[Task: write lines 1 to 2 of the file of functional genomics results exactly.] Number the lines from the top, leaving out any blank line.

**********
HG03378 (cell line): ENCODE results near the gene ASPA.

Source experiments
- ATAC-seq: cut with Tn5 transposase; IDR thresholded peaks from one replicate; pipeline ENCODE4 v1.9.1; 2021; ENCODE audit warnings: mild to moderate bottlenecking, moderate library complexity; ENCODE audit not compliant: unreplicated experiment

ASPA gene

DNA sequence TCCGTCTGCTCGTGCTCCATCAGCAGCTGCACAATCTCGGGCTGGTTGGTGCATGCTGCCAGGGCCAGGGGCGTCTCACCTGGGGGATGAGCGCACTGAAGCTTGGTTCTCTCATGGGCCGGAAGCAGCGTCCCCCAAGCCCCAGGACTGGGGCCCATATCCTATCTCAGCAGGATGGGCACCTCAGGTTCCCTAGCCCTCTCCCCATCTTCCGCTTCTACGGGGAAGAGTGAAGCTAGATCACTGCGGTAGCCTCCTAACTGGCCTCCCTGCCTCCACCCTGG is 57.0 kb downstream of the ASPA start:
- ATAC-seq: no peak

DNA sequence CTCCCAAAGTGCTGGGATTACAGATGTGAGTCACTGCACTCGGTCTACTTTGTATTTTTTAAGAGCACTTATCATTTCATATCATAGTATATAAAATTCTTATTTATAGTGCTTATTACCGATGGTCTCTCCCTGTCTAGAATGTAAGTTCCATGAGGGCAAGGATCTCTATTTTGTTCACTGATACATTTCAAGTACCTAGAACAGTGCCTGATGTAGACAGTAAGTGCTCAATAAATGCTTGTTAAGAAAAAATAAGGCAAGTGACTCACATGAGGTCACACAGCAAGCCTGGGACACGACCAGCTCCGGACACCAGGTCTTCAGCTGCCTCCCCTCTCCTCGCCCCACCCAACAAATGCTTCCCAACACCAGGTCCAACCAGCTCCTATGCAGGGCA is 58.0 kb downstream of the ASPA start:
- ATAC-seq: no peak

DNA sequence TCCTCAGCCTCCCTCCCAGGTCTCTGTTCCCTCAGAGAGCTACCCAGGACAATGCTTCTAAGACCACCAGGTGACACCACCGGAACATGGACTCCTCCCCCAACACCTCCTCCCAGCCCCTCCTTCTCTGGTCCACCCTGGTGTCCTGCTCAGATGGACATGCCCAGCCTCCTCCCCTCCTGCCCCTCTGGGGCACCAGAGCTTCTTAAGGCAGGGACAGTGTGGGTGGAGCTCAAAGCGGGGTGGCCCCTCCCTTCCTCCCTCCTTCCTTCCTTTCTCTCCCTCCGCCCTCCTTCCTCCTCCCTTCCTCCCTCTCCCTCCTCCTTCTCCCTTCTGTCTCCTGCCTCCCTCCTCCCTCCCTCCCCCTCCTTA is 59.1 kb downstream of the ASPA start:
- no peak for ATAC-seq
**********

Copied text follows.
HG03378 (cell line): ENCODE results near the gene ASPA.

Source experiments